These constructions are metallic-looking structures about three or four metres tall, with a simple geometric design and reflective surface.
They’ll look familiar to fans of Arthur C. Clarke’s Space Odyssey novels, sharing an uncanny resemblance to a monolithic structure pivotal to the story.
Adding to the mystery, the Utah monolith was reportedly in place long before it came to light on November 18. While its location wasn’t announced, members of the public found Google Earth images of the object dating back to 2016.
So far, no credible source has suggested the structures are a product of alien technology or supernatural influence. And unlike with UFO sightings and Area 51 news, governments have not been accused of a cover-up.
So even though Google Trends data shows global search interest in “monolith” has shot up since the structures were found, they’re not yet the subject of widespread conspiracy. And a reflection of past similar phenomena suggests they won’t be.
The maker (or makers) of the curious objects are likely still around, but they’re not talking. In the meantime, the structures call to mind some major oddities and artefacts from the past, all of which gained considerable fame.
Peru’s Nazca lines are one example. These shallow depressions in rock from around 500 BCE form colossal shapes of animals and plants which, intriguingly, are best observed from the air.
Both these phenomena have produced exotic accounts claiming to explain them. Some have said the Nazca lines were created to communicate with space travellers. Crop circles, others say, are the product of alien labour meant to send us a message.
No one knows why the ancient Peruvians made their lines. Their motivations may be hidden forever. Crop circles, however, are a modern occurrence.
And despite claims they couldn’t possibly be made by humans, humans make them all the time, often for the enjoyment of their effect on others. Crop circles also drive tourism in certain parts of the world.
But why are we so easily grabbed by such peculiarities anyway? After all, our lives aren’t impacted by them.
When things don’t make sense
There are many possible reasons people fix their attention on potential oddities, and even start believing strange things about them. One is that they short-circuit our sense of how the world works — injecting novelty into an otherwise routine and coherent existence.
…the thing that doesn’t fit is the most interesting.
The tendency to imagine alternatives and to entertain a “what if?” scenario is the same reason we love reading speculative fiction.
If the Nazca lines really were etched to communicate with aliens — and if crop circles really represent alien messages targeted at us — the model of the world in our heads would be flipped.
…extraordinary claims require extraordinary evidence.
There’s nothing to suggest the above phenomena are evidence of anything extraordinary.
But perhaps most notorious are the old favourites: Egypt’s Great Pyramid of Giza (and the widespread conjecture surrounding its construction), Stonehenge in England, and the enigmatic Easter Island statues. All have been connected to aliens, lost wisdom or extinct civilisations.
In case you need a summer project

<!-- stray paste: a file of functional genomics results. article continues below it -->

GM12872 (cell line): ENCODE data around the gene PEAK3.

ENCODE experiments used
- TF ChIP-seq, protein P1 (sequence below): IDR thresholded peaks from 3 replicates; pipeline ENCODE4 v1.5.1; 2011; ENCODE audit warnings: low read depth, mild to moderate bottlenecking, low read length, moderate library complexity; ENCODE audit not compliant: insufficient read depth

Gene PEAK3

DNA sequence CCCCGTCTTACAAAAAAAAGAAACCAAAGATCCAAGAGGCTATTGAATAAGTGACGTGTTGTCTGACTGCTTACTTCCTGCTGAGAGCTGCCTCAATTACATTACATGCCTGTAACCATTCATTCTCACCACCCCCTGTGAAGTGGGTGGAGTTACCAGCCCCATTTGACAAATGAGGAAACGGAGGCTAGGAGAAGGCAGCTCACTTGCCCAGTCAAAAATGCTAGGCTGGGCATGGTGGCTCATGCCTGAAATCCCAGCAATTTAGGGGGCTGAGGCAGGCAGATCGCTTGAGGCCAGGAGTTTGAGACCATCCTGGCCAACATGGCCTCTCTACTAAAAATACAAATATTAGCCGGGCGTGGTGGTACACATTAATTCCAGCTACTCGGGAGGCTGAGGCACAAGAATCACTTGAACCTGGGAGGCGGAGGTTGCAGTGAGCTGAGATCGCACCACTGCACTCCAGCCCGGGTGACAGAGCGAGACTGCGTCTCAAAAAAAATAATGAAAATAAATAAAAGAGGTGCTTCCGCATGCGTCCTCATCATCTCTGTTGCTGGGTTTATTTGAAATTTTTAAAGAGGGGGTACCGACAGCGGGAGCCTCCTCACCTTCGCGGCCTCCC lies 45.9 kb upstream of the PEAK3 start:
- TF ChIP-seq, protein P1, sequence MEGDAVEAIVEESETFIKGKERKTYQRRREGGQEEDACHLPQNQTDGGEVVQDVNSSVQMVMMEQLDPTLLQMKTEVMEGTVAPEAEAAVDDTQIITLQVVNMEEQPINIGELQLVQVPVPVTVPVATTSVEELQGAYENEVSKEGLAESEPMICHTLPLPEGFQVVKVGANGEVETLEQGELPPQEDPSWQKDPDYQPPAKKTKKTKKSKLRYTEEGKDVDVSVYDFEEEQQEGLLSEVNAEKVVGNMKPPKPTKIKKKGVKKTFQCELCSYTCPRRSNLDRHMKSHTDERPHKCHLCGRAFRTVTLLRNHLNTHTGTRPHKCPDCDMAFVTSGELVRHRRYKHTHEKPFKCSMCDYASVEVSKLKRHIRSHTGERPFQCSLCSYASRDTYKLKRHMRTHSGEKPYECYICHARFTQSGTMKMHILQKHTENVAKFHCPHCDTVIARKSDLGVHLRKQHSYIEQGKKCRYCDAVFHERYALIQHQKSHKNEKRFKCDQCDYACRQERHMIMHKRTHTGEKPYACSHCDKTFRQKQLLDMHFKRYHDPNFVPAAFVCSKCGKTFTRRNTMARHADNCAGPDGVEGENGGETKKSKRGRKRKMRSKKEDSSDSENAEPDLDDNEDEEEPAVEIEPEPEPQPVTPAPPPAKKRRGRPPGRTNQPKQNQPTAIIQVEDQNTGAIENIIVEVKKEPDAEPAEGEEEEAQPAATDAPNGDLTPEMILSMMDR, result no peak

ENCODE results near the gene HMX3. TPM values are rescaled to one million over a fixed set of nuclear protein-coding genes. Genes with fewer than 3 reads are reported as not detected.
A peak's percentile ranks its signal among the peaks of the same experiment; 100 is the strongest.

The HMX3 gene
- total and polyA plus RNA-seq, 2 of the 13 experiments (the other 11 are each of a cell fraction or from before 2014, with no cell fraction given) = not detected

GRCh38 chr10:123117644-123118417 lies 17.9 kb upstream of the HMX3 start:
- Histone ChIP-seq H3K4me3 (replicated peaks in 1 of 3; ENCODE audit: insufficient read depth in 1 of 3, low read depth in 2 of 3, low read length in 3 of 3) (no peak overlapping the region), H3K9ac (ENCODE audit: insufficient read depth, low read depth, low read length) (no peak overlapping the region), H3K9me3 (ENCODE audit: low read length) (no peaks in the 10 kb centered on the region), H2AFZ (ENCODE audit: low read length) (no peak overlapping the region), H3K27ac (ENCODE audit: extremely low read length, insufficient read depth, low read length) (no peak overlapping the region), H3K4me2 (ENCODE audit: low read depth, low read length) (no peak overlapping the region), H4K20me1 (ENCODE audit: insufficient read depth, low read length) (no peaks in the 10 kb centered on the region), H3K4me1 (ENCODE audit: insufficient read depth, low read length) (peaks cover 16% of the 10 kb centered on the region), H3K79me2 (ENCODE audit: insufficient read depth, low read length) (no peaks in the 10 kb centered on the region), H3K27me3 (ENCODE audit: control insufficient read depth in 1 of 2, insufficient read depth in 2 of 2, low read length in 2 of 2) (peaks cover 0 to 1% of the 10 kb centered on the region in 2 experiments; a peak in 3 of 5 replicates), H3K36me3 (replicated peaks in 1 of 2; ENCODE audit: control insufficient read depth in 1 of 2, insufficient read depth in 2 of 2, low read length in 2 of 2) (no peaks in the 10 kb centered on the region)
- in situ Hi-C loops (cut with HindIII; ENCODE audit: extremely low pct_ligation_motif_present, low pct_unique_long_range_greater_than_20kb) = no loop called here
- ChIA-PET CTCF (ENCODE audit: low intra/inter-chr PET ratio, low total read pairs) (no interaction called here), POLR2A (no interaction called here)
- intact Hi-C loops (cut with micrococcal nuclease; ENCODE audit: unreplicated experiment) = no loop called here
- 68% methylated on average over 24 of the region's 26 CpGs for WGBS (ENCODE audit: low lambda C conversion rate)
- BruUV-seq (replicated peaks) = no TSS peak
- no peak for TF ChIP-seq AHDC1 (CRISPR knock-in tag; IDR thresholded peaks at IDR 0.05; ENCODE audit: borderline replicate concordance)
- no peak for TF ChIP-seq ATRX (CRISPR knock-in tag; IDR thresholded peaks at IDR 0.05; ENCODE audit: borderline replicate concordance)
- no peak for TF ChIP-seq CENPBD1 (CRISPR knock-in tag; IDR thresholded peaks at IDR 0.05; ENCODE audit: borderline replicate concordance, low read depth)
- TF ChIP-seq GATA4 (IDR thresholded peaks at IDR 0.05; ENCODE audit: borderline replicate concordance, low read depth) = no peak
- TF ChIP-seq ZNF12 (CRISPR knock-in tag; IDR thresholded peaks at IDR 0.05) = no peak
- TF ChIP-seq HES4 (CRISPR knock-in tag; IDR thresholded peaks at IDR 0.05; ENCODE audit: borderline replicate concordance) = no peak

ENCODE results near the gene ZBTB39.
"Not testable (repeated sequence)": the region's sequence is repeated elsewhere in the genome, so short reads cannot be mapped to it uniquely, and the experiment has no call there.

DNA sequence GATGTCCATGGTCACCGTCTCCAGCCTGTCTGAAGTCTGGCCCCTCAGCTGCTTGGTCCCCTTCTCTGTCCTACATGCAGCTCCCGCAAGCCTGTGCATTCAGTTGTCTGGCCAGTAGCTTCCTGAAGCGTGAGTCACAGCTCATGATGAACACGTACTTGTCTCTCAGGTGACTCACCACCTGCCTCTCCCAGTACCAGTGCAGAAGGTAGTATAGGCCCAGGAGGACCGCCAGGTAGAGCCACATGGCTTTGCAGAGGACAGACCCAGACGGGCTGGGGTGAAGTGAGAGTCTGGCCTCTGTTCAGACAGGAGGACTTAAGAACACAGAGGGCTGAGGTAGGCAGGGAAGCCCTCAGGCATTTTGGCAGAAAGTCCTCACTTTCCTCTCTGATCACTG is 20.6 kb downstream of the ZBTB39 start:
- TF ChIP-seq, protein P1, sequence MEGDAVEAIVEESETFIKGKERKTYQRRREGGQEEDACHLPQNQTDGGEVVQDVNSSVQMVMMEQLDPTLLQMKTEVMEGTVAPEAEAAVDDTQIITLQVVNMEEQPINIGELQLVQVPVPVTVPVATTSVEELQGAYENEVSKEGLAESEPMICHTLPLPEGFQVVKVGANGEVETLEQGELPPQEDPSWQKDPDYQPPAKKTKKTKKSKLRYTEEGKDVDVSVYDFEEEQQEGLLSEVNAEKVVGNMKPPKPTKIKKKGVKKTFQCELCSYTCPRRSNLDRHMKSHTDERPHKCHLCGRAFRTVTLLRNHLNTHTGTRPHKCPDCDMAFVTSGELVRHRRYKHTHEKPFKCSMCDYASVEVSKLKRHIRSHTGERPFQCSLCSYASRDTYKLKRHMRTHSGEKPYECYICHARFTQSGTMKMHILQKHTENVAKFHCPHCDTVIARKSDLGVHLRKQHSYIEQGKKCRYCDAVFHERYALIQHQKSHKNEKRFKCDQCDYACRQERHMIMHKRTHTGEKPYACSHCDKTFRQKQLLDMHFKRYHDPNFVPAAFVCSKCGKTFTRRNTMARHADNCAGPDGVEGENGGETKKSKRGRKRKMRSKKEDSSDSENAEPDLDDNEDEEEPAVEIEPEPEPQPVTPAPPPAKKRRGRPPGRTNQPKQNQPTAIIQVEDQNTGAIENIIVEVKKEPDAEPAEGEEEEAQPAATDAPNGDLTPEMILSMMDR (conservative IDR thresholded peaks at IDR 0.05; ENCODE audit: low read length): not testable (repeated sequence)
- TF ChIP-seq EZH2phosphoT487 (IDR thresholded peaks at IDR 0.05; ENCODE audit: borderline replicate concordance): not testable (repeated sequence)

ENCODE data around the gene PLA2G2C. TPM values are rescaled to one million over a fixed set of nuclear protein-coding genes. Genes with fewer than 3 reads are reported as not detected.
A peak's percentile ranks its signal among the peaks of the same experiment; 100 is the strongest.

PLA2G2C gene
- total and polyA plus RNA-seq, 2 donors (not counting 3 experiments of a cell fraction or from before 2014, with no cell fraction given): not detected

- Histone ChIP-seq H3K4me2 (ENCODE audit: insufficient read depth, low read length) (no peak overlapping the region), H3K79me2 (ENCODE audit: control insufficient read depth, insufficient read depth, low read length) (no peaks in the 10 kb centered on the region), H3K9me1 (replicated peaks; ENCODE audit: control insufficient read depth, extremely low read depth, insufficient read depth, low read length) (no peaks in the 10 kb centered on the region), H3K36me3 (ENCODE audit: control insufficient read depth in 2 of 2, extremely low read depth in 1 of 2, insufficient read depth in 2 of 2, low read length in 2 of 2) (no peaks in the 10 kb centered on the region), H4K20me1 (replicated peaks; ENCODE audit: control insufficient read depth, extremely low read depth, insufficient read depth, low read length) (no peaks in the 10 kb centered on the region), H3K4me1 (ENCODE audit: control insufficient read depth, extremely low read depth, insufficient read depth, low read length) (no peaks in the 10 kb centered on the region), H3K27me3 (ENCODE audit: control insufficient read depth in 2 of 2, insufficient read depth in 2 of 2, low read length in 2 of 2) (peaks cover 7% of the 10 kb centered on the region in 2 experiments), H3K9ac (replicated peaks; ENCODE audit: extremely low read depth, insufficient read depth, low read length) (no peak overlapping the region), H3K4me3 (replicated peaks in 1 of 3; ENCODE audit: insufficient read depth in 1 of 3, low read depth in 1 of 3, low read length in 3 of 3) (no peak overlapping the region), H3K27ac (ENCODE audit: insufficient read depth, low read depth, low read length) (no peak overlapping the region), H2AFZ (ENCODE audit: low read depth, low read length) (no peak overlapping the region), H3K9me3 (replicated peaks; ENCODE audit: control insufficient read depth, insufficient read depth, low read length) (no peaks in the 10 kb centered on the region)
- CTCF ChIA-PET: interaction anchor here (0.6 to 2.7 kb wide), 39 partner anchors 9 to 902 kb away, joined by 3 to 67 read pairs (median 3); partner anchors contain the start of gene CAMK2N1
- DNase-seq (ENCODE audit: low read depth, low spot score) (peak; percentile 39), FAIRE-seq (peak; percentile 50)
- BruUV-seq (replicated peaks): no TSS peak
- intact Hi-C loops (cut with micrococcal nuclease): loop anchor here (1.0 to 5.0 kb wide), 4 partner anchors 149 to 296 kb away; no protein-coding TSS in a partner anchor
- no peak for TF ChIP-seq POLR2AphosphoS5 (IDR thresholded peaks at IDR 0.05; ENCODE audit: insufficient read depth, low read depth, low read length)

When it comes to creating a spectacle worthy of the public’s attention, there are some key lessons to be learned from past successes in making artefacts, including:
It pays to do something on a large scale, either by making a big artefact, or having small ones appear over a very large area.
The meaning of the artefact should remain unclear, or at least allow room for interpretation. It’s in these situations of uncertainty that the human imagination can run wild.
It’s nice if the artefact is aesthetically pleasing or interesting. The geometric precision of pyramids and crop circles speaks to significant care and perhaps mathematical sophistication. The monoliths are comparatively basic.
A display that has never been seen before is far more newsworthy. The monoliths are highly derivative of those appearing in Stanley Kubrick’s 2001: A Space Odyssey.
Be difficult to copy
The monoliths could have been knocked up in a workshop. The “wow” factor for artefacts usually comes through an appreciation of their complexity, or seeming impossibility of their manufacture. The scale of the Nazca lines speak to this, as do potential efforts to construct Giza and Stonehenge.
Humans can do amazing things
Whatever the true explanations, most phenomena can be attributed to human ingenuity and a willingness to persevere. Simply, we must ask:
- is it likely the means of construction were accessible to humans?
- is it likely it served a meaningful purpose for the maker?
In most cases, the former is true. Although the time and resources required must have been momentous, it was clearly not impossible to build Giza. We’ll probably have to face the fact humans are just very clever and industrious.
It’s harder to be sure the second point is true, although that doesn’t mean it isn’t.
But every now and then we also like to have fun with artefacts and generate something unique and novel, even if it is for entertainment value alone.
Peter Ellerton is a fellow of the Rationalist Society of Australia
Read the full article here.
This content was originally published by The Conversation. Original publishers retain all rights. It appears here for a limited time before automated archiving. By The Conversation